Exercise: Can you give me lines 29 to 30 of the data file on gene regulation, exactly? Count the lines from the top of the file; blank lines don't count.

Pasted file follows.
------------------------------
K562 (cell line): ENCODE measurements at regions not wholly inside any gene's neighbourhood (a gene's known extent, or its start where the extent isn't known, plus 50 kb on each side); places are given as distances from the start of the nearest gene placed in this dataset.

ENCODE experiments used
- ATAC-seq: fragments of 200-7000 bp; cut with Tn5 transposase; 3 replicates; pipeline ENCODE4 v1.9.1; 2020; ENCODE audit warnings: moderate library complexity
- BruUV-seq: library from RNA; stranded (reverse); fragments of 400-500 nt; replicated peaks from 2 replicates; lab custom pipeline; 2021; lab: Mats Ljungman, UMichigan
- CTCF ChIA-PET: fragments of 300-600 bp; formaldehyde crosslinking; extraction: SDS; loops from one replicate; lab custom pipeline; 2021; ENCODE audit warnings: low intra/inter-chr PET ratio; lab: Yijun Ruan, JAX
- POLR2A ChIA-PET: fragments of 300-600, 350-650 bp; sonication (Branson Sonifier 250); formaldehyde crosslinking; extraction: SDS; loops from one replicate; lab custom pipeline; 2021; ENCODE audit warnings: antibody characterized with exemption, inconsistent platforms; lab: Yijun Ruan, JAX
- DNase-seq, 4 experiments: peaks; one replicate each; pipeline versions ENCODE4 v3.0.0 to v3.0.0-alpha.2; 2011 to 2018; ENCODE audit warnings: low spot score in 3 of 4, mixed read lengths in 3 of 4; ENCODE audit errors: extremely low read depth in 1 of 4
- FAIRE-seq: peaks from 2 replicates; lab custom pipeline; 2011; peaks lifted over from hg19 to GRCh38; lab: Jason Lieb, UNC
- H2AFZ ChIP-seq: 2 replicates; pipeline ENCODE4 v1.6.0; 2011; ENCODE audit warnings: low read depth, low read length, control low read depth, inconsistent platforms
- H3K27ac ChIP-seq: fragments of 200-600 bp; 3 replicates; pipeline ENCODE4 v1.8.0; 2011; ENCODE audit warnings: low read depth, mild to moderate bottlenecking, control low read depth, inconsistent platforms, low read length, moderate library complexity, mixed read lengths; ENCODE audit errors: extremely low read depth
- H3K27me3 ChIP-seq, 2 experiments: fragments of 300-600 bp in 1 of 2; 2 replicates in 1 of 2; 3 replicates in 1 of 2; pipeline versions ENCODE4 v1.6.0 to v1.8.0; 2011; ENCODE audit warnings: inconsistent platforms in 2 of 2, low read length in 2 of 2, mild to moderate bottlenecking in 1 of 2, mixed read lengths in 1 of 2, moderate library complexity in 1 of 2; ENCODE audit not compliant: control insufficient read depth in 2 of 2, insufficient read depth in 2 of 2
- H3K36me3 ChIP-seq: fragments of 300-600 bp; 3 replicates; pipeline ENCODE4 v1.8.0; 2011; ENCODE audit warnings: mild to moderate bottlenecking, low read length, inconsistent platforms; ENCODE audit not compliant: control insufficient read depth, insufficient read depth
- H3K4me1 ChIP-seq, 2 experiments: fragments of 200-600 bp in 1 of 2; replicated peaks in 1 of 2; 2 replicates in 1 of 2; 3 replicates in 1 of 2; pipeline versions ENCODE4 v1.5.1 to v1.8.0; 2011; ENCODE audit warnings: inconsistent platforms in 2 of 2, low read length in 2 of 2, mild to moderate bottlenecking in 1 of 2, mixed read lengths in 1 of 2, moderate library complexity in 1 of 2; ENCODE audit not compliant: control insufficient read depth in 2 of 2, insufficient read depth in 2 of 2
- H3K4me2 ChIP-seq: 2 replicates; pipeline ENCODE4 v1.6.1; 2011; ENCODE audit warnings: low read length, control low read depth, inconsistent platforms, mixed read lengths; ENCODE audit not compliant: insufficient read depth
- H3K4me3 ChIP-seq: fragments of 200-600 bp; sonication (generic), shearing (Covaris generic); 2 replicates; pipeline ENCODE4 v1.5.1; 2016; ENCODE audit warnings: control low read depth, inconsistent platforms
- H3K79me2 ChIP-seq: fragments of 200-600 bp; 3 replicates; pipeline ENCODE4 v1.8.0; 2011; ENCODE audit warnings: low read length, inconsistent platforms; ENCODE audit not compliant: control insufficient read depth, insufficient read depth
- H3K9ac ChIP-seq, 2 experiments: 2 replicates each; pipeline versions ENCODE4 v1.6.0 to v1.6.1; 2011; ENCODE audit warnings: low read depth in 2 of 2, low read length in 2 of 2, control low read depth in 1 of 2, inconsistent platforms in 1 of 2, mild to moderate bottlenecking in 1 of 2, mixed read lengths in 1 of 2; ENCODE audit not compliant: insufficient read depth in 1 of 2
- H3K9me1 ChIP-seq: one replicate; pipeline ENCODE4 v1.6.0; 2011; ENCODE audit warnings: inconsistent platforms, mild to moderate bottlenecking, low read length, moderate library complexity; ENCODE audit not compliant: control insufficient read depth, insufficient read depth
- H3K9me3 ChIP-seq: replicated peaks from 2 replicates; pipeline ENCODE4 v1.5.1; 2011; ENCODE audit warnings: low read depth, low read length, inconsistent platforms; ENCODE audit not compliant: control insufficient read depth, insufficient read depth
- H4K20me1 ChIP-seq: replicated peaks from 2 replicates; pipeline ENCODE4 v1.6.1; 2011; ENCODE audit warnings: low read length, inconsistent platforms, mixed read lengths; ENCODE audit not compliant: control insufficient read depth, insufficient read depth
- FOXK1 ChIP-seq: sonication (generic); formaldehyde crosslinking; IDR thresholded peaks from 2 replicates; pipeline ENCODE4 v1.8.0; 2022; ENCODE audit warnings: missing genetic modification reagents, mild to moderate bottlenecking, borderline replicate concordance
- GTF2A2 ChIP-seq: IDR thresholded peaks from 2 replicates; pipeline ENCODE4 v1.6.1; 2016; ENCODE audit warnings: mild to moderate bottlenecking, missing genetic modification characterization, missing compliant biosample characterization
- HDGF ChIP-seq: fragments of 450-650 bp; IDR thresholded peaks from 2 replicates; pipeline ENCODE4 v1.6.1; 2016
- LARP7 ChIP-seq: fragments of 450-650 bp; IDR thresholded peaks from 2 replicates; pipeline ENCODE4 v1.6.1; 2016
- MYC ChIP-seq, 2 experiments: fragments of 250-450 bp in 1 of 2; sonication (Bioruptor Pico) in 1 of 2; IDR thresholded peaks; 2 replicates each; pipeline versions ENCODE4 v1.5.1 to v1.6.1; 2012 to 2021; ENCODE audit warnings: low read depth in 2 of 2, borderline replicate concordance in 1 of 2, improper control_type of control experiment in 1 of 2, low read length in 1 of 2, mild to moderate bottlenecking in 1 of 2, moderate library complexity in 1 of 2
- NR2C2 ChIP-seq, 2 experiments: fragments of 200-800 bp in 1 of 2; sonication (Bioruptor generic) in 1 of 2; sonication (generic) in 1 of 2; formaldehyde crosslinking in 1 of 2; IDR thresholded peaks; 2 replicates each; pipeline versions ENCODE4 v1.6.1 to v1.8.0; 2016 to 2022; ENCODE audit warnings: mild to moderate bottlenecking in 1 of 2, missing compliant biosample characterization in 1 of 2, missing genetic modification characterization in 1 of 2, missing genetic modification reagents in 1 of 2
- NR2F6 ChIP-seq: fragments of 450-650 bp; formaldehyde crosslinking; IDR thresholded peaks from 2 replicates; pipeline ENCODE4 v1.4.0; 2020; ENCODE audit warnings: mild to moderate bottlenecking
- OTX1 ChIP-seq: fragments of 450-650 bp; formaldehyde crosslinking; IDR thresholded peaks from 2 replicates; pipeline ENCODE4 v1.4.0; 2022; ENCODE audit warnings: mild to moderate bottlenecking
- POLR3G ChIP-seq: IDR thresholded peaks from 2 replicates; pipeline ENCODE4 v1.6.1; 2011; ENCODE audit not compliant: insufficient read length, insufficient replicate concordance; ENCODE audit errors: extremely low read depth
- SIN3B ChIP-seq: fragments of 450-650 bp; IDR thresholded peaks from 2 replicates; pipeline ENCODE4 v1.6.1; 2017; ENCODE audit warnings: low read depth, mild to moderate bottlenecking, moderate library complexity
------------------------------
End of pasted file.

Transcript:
- POLR3G ChIP-seq: IDR thresholded peaks from 2 replicates; pipeline ENCODE4 v1.6.1; 2011; ENCODE audit not compliant: insufficient read length, insufficient replicate concordance; ENCODE audit errors: extremely low read depth
- SIN3B ChIP-seq: fragments of 450-650 bp; IDR thresholded peaks from 2 replicates; pipeline ENCODE4 v1.6.1; 2017; ENCODE audit warnings: low read depth, mild to moderate bottlenecking, moderate library complexity